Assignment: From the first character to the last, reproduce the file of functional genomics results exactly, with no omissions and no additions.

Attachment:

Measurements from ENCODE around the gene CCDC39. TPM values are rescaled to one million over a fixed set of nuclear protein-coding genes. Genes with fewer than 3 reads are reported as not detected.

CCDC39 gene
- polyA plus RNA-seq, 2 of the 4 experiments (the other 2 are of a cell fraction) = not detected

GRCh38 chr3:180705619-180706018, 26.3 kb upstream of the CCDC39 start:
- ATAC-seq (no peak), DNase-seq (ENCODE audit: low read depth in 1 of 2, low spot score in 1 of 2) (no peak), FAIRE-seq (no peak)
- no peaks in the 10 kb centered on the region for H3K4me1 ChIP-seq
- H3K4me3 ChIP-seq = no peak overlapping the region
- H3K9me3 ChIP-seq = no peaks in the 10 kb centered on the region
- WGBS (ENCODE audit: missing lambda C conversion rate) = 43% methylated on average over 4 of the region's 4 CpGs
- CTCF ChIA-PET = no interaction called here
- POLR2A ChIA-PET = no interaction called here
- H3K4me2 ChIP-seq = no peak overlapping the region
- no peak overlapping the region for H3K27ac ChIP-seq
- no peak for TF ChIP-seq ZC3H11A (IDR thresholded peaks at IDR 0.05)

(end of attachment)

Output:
Measurements from ENCODE around the gene CCDC39. TPM values are rescaled to one million over a fixed set of nuclear protein-coding genes. Genes with fewer than 3 reads are reported as not detected.

CCDC39 gene
- polyA plus RNA-seq, 2 of the 4 experiments (the other 2 are of a cell fraction) = not detected

GRCh38 chr3:180705619-180706018, 26.3 kb upstream of the CCDC39 start:
- ATAC-seq (no peak), DNase-seq (ENCODE audit: low read depth in 1 of 2, low spot score in 1 of 2) (no peak), FAIRE-seq (no peak)
- no peaks in the 10 kb centered on the region for H3K4me1 ChIP-seq
- H3K4me3 ChIP-seq = no peak overlapping the region
- H3K9me3 ChIP-seq = no peaks in the 10 kb centered on the region
- WGBS (ENCODE audit: missing lambda C conversion rate) = 43% methylated on average over 4 of the region's 4 CpGs
- CTCF ChIA-PET = no interaction called here
- POLR2A ChIA-PET = no interaction called here
- H3K4me2 ChIP-seq = no peak overlapping the region
- no peak overlapping the region for H3K27ac ChIP-seq
- no peak for TF ChIP-seq ZC3H11A (IDR thresholded peaks at IDR 0.05)